It has been four years since I have been in a cholera treatment center in Haiti and five years since the United Nations infected the Mirebalais River by dumping raw sewage from the Nepalese encampment into the waterway. The river system is forever contaminated and cholera will never be eradicated from this island nation that had never before experienced the deadly disease. What followed was lying, an attempted cover-up by the United Nations, and a slow response to a disease which has now killed almost 10,000 and infected 731,000 since October 2012. But truth won out with the help of a courageous Brazilian Ambassador who was fired from the Organization of American States for speaking out.
I stood outside the Nepalese camp on the banks of the Mirebalais River in 2010 and saw the sewage pipes before they were buried with rock. We knew then what was going to happen and also knew we were completely powerless to stop this new plague.
So I found myself again this morning feeling completely helpless as I stood before THE BOOK of numbers at the hospital in St. Marc’s, where five years previously I walked through buckets of bleach to disinfect my boots before entering and leaving cholera ward. The ward is still there and it is still receiving patients—196 admissions so far this November and two deaths. The book holds twenty names per page and is several inches thick. I hate that book. It is an evil book, and I walked through bleach again today on my way to see it.
The charge nurse and I were looking through the names and dates and adding numbers when my friend and translator, Andre, called me into the ward. A young girl suffering two days into the disease told Andre, in Creole, that she wanted the angel (me) to come and speak with her because God sent the angel and if she could only speak with the angel she would be healed.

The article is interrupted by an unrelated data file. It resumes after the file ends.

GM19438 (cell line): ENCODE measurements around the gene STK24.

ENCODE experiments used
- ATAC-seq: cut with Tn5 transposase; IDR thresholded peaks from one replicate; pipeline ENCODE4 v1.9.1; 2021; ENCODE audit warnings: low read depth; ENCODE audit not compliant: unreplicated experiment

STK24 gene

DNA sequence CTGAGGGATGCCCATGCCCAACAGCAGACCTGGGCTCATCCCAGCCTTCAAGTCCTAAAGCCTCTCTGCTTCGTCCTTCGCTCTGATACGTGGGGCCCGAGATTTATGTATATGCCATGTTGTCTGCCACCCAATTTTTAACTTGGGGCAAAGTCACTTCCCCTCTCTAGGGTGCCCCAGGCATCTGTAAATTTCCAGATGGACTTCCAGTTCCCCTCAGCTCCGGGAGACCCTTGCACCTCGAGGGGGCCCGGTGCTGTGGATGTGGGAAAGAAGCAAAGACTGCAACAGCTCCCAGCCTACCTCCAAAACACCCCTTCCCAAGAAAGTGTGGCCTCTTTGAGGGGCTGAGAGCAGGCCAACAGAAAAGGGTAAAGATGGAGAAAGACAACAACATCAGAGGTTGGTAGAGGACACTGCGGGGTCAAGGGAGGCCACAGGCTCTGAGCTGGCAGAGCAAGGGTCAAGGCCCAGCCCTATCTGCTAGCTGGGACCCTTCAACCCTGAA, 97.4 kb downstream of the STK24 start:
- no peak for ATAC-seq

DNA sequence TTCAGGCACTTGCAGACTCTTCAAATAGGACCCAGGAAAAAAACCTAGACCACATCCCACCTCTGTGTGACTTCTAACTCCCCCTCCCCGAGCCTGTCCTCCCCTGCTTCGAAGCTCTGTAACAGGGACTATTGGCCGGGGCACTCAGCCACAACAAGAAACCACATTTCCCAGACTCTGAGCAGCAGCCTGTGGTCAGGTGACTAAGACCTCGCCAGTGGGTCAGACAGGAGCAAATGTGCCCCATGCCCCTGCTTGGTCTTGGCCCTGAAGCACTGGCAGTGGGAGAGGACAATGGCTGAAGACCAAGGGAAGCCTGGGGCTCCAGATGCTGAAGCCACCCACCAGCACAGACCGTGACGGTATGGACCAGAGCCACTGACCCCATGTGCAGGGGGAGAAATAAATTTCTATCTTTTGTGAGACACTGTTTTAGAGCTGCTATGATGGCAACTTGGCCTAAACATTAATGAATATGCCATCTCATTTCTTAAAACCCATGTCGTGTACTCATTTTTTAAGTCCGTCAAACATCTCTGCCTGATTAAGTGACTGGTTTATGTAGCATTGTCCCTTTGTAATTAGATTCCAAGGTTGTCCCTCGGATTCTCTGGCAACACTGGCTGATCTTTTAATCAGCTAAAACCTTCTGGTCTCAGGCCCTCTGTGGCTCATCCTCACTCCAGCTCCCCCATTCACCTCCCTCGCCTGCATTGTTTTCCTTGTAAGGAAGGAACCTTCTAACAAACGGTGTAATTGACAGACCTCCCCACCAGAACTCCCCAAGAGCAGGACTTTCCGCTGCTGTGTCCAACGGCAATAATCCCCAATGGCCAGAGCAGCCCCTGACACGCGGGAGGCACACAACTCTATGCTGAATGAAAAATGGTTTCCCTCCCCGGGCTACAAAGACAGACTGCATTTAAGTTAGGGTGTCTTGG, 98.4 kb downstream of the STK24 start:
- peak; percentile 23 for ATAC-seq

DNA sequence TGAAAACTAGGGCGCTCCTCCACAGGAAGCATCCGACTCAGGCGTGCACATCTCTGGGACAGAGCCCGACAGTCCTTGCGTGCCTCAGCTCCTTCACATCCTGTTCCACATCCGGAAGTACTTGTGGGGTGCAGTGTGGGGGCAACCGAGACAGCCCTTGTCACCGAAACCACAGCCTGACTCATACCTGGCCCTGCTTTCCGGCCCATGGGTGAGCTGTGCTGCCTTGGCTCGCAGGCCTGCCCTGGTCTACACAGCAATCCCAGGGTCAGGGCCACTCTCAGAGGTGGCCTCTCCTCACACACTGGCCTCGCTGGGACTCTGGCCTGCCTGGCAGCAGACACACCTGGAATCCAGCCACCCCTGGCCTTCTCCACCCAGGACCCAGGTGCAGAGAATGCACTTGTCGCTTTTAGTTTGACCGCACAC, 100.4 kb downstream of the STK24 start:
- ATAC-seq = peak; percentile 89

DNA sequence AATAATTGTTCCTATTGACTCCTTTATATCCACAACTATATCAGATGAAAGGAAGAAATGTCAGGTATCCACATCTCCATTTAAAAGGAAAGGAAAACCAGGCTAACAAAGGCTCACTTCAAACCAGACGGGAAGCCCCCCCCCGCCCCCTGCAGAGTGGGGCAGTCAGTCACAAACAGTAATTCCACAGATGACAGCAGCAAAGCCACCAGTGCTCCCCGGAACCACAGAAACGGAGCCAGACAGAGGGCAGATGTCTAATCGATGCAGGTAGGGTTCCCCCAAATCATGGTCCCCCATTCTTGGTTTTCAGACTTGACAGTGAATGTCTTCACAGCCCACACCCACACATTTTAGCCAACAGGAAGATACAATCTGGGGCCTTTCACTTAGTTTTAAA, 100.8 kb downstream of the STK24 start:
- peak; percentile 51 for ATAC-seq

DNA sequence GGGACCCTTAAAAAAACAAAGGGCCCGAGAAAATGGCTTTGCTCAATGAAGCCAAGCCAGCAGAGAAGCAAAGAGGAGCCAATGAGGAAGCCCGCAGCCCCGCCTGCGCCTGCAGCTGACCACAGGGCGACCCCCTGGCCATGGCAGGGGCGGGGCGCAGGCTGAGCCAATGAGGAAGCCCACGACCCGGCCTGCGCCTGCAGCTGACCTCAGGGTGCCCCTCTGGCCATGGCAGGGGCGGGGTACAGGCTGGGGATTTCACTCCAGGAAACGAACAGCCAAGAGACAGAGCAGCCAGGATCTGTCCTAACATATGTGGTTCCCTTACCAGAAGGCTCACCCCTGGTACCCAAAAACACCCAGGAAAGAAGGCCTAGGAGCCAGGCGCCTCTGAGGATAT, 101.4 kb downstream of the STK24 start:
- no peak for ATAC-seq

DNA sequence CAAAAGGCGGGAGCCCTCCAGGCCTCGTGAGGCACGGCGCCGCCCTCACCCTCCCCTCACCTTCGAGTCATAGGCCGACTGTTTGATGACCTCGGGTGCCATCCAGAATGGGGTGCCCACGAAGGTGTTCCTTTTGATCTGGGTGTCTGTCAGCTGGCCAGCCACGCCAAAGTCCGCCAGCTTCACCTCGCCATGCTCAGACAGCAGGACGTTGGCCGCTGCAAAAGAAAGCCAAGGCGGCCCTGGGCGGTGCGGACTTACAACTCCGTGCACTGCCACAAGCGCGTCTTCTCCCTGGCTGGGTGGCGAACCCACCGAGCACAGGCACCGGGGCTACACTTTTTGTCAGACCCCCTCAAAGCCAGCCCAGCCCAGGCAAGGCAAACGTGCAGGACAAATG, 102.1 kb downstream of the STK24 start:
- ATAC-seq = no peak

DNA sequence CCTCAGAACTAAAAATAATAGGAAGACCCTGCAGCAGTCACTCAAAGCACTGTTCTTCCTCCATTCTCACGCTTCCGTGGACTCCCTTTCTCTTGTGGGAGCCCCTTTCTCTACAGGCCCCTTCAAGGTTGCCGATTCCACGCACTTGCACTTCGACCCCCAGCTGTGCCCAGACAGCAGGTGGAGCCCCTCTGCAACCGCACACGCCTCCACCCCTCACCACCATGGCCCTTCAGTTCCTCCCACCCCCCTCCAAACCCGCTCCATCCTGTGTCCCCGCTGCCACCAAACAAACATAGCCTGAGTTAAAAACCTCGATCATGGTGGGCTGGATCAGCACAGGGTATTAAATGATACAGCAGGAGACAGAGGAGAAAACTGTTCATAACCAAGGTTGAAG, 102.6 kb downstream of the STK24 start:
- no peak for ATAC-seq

For only the second time in my career of witnessing these things I felt emotion. Usually I feel none and fear there is something wrong with me because I am numb most of the time. Maybe it is a blessing for those who are sick and dispossessed and wounded that witnesses do not cry. The last things they need are more tears.
Seeing someone on a cholera cot is to see someone completely exposed and vulnerable. There is a hole cut in the center for the constant and interminable diarrhea and a bucket nearby for the vomiting. The hospital gown is stained because it cannot be changed fast enough.
All I could do was hold her hand and say that there was nothing I could do, but that I would tell her story. There was nothing, nothing I could do and I looked her straight in the eyes and said so. She said it was OK and that she felt better already. Maybe a lie; maybe the truth; I don’t know.
I am fulfilling my promise by telling you.
Millions and millions of dollars sent to Haiti and a few boxes of rehydration fluids stand between these people and the morgue.